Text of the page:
The term “denial” is sometimes used to describe the outright rejection of scientifically accepted information, as in the case of climate skeptics. But for most people, who do genuinely care about the planet, denial takes the form of avoidance rather than rejection. People avoid disturbing information in order to sidestep unpleasant emotions and to maintain positive conceptions of individual and national identity. As a result of this kind of denial, people have a sense of knowing and not knowing about climate change, of having information but not thinking about it in their daily lives. Information from climate science is understood in the abstract but disconnected from social or private life.

To avoid emotions of guilt, fear, and helplessness, people in the Norwegian community I studied changed the topic of conversations, told jokes, tried not to think about climate change, and kept the concept off the agenda of political meetings. Community members collectively held information about global warming at arm’s length by following cultural norms of what to pay attention to, what to talk about, and what to feel. When disturbing ideas about climate change entered the conversation, people used a series of cultural narratives to deflect those ideas and to normalize a particular version of reality in which “everything is fine.” For example, they tried not to think too far into the future, tried to avoid scaring one another or being too negative, and often emphasized how “Norway is such a small country anyway” and “at least we’re not as bad as the Americans.” I have since done comparative work in the United States, where many of the feelings about climate change, as well as tactics of normalizing it, are similar to what I found in Norway — except that the bad guys are the climate skeptics and the Chinese.

The struggle for awareness. In writing on the nuclear peril — a problem that these days seems far more manageable than climate change — Lifton and Falk describe many of the same difficulties the world faces in coming to terms with climate change. They write of our “fragmented awareness,” how “we have no experience with a narrative of potential extinction,” and how therefore we “cling to a desperate conventionality.” They point out that fear inhibits our ability to break through illusions to awareness. And at stake in our “struggle for awareness” is the fact that “the degree of numbing of everyday life necessary for individual comfort is at odds with the degree of tension, or even anxiety, that must accompany the nuclear awareness necessary for collective survival.” Lifton and Falk note that, with the appearance of nuclear weapons, imagining the reality of the situation became “uniquely difficult, and at the same time, a prerequisite for survival.”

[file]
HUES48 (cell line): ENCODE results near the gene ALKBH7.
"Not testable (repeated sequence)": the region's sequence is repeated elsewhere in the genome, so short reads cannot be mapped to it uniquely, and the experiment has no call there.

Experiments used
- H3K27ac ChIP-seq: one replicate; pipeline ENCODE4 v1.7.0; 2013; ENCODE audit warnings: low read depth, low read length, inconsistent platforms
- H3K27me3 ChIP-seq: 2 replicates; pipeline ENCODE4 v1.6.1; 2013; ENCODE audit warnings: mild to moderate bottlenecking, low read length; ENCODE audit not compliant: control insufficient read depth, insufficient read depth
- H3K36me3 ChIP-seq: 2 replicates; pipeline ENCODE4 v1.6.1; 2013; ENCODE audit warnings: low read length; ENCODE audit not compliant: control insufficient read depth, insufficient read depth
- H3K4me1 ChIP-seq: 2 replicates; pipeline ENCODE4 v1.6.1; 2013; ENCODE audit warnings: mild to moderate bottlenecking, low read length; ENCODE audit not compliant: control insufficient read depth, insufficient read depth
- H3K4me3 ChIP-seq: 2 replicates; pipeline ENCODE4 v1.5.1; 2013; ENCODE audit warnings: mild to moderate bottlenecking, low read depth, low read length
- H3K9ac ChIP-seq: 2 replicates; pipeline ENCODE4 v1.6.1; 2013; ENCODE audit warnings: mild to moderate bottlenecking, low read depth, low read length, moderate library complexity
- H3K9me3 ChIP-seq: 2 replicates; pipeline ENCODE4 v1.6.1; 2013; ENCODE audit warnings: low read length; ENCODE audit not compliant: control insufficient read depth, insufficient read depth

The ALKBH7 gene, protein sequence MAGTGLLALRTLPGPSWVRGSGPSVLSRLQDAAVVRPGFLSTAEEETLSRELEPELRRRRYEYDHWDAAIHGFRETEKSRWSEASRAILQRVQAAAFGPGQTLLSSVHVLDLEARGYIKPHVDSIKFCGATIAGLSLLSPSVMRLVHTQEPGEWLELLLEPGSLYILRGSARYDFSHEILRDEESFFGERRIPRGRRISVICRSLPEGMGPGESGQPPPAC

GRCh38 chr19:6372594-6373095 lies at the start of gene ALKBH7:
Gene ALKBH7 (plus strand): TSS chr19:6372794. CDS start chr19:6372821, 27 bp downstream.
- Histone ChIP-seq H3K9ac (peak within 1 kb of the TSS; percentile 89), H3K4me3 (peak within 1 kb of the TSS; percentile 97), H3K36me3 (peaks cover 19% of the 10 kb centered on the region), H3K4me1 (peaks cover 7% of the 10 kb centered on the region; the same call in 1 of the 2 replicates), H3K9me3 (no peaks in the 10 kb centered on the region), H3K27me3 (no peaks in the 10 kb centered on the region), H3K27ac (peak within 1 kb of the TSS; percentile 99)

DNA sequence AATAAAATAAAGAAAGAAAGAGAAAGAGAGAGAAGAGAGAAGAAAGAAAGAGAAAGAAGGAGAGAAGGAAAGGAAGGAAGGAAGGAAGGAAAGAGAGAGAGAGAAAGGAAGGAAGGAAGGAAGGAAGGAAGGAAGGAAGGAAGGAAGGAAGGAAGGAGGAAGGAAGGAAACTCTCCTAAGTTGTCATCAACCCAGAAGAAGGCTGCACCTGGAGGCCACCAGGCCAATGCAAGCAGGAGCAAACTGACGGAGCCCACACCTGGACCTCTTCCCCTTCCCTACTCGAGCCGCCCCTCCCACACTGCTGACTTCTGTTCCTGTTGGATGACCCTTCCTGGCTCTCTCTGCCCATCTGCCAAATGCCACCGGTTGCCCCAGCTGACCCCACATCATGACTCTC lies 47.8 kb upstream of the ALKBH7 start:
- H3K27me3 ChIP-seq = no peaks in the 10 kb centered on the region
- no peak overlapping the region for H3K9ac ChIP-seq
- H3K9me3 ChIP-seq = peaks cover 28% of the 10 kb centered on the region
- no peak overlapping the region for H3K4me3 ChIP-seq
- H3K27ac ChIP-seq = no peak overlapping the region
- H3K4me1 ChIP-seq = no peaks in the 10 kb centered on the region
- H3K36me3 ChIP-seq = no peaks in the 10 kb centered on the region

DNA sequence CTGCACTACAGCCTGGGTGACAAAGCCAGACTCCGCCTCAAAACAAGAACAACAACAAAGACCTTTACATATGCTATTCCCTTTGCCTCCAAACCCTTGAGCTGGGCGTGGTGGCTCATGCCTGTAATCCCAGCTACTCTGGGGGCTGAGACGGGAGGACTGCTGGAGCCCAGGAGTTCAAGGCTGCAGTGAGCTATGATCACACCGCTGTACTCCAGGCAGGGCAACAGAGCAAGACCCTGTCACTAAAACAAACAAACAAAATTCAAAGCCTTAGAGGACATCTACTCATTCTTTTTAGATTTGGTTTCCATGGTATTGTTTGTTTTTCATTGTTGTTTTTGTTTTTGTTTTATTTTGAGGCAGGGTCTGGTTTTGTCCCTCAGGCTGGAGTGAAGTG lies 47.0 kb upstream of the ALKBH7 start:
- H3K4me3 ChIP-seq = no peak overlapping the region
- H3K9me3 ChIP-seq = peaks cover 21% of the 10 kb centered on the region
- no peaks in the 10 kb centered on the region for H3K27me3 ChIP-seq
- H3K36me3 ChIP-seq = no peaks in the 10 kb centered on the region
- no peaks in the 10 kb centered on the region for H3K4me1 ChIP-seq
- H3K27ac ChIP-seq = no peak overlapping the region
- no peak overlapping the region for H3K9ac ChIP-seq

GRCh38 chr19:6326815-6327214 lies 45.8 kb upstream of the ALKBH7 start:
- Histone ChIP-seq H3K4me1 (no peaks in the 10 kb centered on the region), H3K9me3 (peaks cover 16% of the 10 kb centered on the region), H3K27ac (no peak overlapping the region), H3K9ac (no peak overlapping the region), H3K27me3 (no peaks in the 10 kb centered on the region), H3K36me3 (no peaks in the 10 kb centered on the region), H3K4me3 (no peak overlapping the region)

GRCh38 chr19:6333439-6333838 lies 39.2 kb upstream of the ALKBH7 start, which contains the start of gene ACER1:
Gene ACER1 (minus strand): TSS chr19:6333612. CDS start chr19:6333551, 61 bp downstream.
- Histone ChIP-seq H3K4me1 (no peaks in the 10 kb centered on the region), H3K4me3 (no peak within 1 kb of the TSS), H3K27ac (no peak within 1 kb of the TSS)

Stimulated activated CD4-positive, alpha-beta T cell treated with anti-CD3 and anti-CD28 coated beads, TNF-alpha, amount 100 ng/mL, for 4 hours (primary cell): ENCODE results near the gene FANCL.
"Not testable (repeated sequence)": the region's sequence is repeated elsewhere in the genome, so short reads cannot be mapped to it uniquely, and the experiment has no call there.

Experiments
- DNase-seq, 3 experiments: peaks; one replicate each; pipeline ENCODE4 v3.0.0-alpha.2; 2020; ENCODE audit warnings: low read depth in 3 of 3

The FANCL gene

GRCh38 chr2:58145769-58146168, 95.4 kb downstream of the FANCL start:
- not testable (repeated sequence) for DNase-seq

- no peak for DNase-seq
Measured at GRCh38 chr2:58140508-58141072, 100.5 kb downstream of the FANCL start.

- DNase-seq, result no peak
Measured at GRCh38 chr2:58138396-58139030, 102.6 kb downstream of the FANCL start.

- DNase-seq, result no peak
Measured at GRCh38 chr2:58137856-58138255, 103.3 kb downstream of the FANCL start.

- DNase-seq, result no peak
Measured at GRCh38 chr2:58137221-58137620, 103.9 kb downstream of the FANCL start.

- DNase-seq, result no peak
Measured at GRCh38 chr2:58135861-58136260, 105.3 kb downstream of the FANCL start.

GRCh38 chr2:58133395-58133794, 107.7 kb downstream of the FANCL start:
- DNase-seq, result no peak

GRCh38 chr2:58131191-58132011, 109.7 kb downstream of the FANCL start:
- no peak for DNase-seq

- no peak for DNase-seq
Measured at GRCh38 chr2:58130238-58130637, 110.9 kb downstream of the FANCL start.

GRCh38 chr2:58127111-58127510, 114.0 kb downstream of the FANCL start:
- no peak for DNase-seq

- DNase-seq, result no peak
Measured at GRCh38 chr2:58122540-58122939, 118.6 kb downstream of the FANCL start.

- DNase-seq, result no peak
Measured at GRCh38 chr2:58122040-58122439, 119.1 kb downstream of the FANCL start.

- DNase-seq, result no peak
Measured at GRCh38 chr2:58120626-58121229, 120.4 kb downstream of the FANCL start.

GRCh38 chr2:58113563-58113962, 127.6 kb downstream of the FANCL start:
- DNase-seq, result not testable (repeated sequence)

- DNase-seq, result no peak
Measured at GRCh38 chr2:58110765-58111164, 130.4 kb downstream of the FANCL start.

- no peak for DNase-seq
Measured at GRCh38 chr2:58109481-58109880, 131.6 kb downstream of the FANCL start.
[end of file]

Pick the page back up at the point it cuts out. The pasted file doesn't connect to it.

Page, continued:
Can such socially organized denial be overcome? In the case of climate change, the explanation for public silence is not a lack of understanding of climate science or a lack of caring about ecological conditions and our human neighbors; the public silence comes from people who — despite understanding and caring — actively mute out the climate crisis in order to protect their senses of identity and empowerment as well as to maintain culturally produced conceptions of reality. Part of what makes people feel helpless is an assessment of this very serious problem in a context where nobody else is acting, and political actions appear to be socially unacceptable or politically unfeasible. Climate change requires large-scale reduction of emissions, but the current political structure of countries such as the United States and Norway is intimately embedded in a petroleum-based economy.

Thinking globally, acting locally. Although not inherently unproblematic, local efforts may provide a key for breaking through climate avoidance from the ground up. There is already a momentum building for communities to understand how climate change is manifesting on the local level. Regional political renewal cannot be enough on its own, but it may be an important step for individuals in breaking through the absurdity of the double life. As people participate in local efforts, they will begin to see the relevance of climate change to their own lives. Working together may, over time, create the supportive environment that is a necessary (though not sufficient) condition for people to face greater fears about the future and engage in large-scale social change.

Together, we make the world safer.